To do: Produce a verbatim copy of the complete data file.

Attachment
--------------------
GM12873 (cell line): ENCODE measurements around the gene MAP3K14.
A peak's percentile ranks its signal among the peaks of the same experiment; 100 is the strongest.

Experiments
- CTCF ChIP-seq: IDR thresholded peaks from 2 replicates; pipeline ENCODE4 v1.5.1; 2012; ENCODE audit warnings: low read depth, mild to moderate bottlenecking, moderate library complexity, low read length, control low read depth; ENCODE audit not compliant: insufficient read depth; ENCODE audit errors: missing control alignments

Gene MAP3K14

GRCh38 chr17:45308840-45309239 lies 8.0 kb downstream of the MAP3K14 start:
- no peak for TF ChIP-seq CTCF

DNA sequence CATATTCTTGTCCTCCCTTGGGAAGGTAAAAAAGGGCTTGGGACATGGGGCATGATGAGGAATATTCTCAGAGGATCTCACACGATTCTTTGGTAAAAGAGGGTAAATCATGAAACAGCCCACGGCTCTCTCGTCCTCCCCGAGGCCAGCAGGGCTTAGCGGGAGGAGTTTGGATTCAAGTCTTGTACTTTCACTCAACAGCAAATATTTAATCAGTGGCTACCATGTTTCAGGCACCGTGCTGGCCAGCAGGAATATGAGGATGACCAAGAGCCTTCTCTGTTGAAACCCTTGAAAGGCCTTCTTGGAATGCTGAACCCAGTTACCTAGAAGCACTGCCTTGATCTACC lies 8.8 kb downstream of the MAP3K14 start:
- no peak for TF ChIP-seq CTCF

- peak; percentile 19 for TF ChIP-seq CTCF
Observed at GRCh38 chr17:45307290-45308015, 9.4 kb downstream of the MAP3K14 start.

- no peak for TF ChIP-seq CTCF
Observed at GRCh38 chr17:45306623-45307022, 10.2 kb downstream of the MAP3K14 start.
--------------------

GM12873 (cell line): ENCODE measurements around the gene MAP3K14.
A peak's percentile ranks its signal among the peaks of the same experiment; 100 is the strongest.

Experiments
- CTCF ChIP-seq: IDR thresholded peaks from 2 replicates; pipeline ENCODE4 v1.5.1; 2012; ENCODE audit warnings: low read depth, mild to moderate bottlenecking, moderate library complexity, low read length, control low read depth; ENCODE audit not compliant: insufficient read depth; ENCODE audit errors: missing control alignments

Gene MAP3K14

GRCh38 chr17:45308840-45309239 lies 8.0 kb downstream of the MAP3K14 start:
- no peak for TF ChIP-seq CTCF

DNA sequence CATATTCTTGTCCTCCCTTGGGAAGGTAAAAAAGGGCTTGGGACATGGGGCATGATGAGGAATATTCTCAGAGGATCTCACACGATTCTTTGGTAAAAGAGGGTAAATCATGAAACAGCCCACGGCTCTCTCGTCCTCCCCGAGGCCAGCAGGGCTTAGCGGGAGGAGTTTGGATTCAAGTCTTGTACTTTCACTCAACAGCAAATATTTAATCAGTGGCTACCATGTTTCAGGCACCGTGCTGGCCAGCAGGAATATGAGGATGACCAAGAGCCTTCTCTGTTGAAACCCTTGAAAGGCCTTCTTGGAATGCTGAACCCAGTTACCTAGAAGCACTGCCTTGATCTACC lies 8.8 kb downstream of the MAP3K14 start:
- no peak for TF ChIP-seq CTCF

- peak; percentile 19 for TF ChIP-seq CTCF
Observed at GRCh38 chr17:45307290-45308015, 9.4 kb downstream of the MAP3K14 start.

- no peak for TF ChIP-seq CTCF
Observed at GRCh38 chr17:45306623-45307022, 10.2 kb downstream of the MAP3K14 start.